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What is macular degeneration?

Don’t turn a blind eye to problems with your vision.

By Donna Fleming
One of the grand dames of the acting world has admitted she has to have her scripts read to her – because she’s losing her eyesight. Dame Judi Dench has revealed that she has age-related macular degeneration, an eye condition which has caused her vision to deteriorate to the point where she finds it difficult to read and even make out the faces of people sitting opposite her in dim restaurants.
The Oscar winner hopes injections she’s had will halt the progress of the condition and she says she won’t go blind. Judi (77) is not alone – agerelated macular degeneration (AMD) is a common condition that affects around one in every seven people over the age of 50 and is the leading cause of severe vision loss.
What is macular degeneration? It’s the deterioration of the macula, the tissue at the back of your eye that performs detailed visual tasks like reading. It begins to break down and affects your sharp central vision (as opposed to your peripheral vision).
There are two types of AMD. Dry AMD, the most common, comes on gradually in older people and does not usually cause severe vision loss. Wet AMD causes sudden loss of vision and is much more aggressive, possibly causing blindness. Immediate treatment is needed to prevent sight loss.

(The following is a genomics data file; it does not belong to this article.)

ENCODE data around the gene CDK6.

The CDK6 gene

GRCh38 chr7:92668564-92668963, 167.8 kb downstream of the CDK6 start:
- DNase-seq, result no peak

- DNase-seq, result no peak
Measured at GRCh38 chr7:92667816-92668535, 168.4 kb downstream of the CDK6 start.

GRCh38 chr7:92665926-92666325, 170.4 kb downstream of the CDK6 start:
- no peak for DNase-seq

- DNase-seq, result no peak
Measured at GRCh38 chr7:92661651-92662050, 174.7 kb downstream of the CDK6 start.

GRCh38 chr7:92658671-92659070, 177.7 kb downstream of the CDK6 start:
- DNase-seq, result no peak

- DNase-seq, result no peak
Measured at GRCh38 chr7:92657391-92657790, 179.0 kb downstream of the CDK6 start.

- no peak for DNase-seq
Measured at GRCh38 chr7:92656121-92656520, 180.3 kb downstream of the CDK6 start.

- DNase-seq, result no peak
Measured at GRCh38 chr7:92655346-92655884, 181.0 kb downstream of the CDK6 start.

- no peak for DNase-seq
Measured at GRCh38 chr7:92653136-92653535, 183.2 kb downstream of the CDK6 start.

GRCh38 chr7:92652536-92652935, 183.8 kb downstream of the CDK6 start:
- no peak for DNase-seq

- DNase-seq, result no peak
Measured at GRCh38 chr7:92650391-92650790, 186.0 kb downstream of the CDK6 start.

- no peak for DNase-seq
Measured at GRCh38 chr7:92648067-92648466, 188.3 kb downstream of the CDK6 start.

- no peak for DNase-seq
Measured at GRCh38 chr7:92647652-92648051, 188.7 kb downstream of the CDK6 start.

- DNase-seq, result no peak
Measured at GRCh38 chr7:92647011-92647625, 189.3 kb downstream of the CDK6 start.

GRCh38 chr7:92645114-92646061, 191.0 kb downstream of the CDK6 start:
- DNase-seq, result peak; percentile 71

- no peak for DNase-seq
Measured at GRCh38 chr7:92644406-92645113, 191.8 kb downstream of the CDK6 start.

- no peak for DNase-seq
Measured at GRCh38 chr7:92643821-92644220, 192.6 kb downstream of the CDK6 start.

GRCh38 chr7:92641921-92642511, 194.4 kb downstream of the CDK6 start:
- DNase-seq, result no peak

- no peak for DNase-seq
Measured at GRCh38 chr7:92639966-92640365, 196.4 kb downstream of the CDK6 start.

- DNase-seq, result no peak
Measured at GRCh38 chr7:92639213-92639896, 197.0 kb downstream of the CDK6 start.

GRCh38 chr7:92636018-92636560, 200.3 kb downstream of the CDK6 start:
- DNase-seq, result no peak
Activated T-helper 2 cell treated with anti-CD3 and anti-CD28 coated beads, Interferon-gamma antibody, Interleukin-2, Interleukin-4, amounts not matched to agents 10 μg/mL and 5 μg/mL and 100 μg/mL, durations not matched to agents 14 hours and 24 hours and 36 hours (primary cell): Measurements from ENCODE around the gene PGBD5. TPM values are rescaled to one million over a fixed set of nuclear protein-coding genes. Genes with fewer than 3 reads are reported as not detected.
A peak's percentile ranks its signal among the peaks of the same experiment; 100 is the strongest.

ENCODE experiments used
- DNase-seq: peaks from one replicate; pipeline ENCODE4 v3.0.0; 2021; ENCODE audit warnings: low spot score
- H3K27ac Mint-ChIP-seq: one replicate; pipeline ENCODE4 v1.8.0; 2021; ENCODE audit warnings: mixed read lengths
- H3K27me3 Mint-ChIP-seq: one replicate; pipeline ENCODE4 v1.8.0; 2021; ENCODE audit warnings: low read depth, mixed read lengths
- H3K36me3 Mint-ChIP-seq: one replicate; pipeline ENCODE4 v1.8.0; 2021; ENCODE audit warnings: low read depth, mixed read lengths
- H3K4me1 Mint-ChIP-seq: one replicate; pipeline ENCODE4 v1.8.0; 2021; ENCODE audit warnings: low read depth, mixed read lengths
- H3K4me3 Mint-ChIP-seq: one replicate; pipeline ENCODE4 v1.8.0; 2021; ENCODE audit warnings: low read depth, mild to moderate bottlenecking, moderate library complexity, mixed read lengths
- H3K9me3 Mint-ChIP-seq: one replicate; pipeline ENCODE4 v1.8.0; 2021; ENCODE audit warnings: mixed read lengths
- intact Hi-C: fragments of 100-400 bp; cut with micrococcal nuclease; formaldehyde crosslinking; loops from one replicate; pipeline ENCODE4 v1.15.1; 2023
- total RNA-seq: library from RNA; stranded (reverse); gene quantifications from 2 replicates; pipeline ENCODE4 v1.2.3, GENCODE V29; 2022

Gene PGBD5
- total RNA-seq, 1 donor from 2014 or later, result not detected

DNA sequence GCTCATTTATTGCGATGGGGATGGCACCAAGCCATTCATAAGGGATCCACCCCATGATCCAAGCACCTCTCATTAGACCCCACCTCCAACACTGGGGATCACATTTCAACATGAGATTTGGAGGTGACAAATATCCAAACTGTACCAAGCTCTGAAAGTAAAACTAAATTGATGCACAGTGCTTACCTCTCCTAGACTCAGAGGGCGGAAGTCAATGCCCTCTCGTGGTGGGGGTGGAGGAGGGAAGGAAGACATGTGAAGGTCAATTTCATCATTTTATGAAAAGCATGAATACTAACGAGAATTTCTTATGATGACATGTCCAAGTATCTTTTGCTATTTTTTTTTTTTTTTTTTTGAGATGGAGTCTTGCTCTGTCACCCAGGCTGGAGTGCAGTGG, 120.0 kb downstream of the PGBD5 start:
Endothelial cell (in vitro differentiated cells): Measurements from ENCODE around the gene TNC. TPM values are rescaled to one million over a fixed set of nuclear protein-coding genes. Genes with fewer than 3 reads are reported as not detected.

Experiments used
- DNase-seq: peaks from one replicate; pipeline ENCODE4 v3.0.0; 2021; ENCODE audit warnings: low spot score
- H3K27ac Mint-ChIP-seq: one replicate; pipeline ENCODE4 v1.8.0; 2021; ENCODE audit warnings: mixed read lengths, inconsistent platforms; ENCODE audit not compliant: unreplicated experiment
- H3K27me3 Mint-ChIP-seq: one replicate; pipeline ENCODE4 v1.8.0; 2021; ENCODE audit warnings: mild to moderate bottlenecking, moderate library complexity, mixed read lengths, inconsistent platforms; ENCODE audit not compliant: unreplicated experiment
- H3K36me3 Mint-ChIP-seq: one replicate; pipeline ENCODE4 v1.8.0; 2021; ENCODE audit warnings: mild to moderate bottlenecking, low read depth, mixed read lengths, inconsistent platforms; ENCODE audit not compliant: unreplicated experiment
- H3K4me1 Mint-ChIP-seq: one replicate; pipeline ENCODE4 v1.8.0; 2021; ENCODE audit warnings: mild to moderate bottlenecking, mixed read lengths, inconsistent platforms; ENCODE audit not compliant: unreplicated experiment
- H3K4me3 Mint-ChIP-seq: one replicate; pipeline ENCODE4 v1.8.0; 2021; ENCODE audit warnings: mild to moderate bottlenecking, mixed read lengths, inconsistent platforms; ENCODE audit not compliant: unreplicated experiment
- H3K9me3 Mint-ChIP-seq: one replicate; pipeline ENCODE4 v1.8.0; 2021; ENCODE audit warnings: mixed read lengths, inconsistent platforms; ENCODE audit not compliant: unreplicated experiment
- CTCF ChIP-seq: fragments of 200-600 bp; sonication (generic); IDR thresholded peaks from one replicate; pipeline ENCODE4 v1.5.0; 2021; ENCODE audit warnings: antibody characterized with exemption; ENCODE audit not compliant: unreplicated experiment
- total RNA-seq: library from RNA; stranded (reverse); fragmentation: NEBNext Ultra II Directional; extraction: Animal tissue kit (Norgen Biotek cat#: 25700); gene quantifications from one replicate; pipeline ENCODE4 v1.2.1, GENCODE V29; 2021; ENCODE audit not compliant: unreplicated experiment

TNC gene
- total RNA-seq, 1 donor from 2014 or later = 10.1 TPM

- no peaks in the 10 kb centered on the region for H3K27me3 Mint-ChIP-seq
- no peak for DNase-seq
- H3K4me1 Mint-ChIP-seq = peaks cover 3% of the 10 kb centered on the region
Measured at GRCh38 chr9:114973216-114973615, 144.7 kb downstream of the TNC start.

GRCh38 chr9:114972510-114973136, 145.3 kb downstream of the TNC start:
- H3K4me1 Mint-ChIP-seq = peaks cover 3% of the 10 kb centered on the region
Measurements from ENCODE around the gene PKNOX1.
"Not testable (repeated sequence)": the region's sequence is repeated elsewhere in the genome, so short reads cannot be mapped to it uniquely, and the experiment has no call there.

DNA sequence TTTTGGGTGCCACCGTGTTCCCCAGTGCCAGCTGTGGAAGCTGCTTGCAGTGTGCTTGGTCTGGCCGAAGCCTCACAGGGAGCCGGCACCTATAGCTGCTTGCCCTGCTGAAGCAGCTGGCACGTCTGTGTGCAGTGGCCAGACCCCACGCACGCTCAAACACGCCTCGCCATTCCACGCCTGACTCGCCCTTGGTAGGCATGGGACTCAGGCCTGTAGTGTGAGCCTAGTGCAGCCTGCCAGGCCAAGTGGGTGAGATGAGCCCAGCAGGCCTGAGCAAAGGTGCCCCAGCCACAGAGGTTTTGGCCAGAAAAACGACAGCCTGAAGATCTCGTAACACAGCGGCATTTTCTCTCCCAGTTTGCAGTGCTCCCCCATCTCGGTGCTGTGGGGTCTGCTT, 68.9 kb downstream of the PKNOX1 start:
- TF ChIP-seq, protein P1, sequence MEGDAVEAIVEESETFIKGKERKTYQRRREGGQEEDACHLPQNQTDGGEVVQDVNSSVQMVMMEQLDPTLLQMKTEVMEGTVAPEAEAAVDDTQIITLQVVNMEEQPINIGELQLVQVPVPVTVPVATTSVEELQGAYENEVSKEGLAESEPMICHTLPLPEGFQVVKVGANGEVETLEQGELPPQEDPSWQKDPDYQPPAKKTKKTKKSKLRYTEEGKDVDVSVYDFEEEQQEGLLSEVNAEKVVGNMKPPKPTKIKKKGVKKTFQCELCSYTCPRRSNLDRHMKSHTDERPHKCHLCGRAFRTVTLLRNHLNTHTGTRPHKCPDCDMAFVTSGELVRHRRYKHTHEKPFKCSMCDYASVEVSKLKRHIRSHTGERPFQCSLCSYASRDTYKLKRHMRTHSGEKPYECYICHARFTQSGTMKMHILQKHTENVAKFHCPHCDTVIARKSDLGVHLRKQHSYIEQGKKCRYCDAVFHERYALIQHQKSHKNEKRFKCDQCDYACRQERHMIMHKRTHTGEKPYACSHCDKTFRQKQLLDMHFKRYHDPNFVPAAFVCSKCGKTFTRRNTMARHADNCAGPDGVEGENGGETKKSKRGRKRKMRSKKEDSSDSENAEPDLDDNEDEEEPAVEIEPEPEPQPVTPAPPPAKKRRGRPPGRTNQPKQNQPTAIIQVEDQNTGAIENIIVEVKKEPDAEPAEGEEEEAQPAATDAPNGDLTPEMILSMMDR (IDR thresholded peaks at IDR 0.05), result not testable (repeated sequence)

What causes it? Doctors are not entirely sure, although they think genetic and environmental factors may play a part. They do know that your risk is greater if you have a family history of AMD, and if you smoke you are three times as likely to get it as a non-smoker. Obesity and high blood pressure may also increase your risk.
How do you know you've got it? Many people don’t realise they have it until the symptoms become hard to ignore. You may notice it’s more difficult to make out words when you read and there may be blank areas, or
a grey or black spot in the centre of your vision.
If straight lines appear bent this can be a sign of wet AMD and you should get medical attention immediately. Early detection and treatment can help slow the deterioration and may even stop it, so it is important to have regular eye tests, which can pick up AMD.
What's the treatment?
There are medications that can help with both wet and dry AMD. Making lifestyle changes can also help with dry AMD. These include giving up smoking and changing your diet. Some studies show that making sure you get adequate amounts of certain vitamins and minerals, including vitamins C and E, zinc and selenium, may help.
Omega-3 fatty acids may also help to slow down the deterioration, so including oily fish and nuts in your diet is a good idea.
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